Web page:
Magic Mushrooms: oil-spill clean-ups
My kitchen is almost never caught without mushrooms in the fridge. I love all sorts of ugly mushrooms, with all their goofy-looking gills and super juicy, earthy flavors. But recently I’ve discovered some things about fungi that make me even more of a fan: Oyster mushrooms (which retail for about $12-18/lb) are being applied in phytoremediation – or should I say, mycoremediation. That is, they have the amazing ability to uptake toxins, from soil or water, and to not become toxic themselves.
The deal is this: Mushrooms need a substrate in order to have their mycelium thrive – and a certain about of light, adequate temperature, and humidity. But once they’ve got these basic conditions (which are not at all difficult to accomplish – you can even grow oyster mushrooms on coffee beans in your own apartment!) the mushrooms will grow, and flourish.
In the Ecuadorian Amazon, the guys who write at the Fungal Jungle blog successfully used mushrooms to clean up an oil spill and talk about the whole process. An oil spill recently happened in the San Francisco Bay (see here for the oil spill story) and… you guessed it – mushrooms – with a growing substrate of human hair mats (yes, human hair… bet you didn’t guess that part!) are being used in some experimental sites for cleaning it up. Kudos to the folks at Matter of Trust for collecting human hair for just this purpose. The YouTube video about the clean-up is worth checking out.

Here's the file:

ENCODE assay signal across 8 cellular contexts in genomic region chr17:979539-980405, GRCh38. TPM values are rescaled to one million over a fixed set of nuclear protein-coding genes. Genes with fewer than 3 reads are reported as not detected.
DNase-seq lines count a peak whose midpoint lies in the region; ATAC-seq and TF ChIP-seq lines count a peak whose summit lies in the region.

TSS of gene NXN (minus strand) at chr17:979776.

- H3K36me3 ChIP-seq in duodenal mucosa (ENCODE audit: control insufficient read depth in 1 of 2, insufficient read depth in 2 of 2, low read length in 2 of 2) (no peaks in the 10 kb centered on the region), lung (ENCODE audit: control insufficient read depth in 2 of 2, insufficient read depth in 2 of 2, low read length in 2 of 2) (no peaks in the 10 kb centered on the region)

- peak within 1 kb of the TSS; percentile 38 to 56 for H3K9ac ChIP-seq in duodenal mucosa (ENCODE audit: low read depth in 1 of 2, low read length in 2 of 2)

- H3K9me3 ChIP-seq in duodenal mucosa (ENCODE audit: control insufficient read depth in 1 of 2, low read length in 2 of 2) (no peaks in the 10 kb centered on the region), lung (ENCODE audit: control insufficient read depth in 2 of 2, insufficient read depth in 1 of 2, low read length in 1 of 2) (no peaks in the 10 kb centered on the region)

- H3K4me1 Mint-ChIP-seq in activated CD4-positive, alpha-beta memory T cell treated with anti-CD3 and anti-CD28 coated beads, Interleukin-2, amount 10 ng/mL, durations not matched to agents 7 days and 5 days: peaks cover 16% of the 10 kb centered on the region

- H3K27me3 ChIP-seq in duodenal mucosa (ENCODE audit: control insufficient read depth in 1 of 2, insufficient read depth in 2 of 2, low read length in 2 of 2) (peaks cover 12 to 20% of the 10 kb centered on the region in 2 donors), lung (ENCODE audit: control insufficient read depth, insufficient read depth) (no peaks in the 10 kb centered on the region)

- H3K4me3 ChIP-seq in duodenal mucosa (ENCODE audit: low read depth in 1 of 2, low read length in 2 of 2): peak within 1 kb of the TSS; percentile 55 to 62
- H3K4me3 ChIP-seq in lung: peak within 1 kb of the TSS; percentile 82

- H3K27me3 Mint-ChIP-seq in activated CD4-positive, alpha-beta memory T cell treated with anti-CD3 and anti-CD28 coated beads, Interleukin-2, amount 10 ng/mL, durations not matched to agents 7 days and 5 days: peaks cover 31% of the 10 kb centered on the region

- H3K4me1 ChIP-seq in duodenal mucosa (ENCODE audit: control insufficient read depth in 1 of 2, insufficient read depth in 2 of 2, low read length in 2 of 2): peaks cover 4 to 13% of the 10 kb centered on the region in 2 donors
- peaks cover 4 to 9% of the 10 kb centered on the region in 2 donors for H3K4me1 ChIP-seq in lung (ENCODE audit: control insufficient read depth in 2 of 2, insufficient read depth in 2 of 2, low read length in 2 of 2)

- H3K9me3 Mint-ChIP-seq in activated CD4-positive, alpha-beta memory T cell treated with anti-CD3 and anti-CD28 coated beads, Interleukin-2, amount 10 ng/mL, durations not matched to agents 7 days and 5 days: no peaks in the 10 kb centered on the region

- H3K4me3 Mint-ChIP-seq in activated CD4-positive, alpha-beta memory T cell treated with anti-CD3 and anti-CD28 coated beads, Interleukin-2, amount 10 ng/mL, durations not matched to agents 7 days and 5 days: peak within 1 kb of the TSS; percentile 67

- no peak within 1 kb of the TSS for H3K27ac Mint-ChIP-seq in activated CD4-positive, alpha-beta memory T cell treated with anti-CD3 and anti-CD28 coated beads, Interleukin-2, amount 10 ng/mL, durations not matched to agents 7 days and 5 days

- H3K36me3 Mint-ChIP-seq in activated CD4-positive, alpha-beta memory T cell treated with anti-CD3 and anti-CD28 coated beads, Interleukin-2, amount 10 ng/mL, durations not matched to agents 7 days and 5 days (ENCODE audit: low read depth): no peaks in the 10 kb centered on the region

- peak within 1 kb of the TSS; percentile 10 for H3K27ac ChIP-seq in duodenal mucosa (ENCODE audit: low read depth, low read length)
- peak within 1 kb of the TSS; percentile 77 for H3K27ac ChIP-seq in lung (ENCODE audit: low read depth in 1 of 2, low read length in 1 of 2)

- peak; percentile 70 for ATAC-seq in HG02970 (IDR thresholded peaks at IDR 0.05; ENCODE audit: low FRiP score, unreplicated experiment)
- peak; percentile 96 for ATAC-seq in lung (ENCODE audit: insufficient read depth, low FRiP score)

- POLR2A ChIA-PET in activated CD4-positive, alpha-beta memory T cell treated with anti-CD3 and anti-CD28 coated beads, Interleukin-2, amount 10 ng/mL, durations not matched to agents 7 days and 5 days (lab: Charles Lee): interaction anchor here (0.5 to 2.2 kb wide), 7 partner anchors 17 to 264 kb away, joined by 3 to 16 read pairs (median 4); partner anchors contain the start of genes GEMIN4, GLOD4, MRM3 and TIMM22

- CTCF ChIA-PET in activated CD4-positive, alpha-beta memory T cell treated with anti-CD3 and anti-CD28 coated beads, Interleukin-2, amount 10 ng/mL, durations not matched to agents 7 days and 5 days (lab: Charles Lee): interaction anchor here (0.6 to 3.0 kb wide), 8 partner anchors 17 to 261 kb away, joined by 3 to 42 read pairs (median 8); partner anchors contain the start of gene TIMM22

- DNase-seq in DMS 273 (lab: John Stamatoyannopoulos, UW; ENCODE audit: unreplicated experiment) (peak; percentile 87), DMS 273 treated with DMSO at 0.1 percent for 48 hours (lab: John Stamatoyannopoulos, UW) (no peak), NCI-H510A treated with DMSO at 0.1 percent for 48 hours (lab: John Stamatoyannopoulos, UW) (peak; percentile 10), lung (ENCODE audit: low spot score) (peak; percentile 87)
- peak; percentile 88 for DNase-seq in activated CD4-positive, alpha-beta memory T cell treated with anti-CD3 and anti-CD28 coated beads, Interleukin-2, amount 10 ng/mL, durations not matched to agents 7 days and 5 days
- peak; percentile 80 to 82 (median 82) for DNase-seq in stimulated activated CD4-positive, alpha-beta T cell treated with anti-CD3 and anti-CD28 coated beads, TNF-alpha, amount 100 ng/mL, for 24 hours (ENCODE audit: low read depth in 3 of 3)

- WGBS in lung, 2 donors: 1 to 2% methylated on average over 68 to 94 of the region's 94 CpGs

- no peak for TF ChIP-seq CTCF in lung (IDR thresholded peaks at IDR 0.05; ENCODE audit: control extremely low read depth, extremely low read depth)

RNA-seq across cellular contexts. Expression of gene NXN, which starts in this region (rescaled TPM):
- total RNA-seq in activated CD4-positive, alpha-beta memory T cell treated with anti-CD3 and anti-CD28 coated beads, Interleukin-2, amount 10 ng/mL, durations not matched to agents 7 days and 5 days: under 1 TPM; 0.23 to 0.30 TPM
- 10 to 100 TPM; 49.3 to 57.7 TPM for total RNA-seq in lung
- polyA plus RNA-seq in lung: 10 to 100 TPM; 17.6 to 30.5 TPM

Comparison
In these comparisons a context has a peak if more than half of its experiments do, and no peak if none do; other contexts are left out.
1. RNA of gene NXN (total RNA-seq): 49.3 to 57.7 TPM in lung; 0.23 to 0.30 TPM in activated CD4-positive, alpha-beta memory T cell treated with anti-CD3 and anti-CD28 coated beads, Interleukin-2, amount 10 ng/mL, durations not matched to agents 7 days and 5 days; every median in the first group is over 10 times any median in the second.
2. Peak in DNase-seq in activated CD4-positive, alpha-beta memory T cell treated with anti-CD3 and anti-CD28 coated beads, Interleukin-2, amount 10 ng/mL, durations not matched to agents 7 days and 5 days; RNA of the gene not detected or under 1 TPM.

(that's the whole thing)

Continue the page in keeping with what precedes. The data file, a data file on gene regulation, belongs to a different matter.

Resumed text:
I’m all for supporting cancer research and wigs for those treated for cancer, like the Locks of Love and Pantene program of using hair for wigs. But next time I chop off my locks, Matter of Trust is getting my donation; it’ll be my little contribution back to the fungi kingdom, and the Earth.
Comments are closed, but trackbacks and pingbacks are open.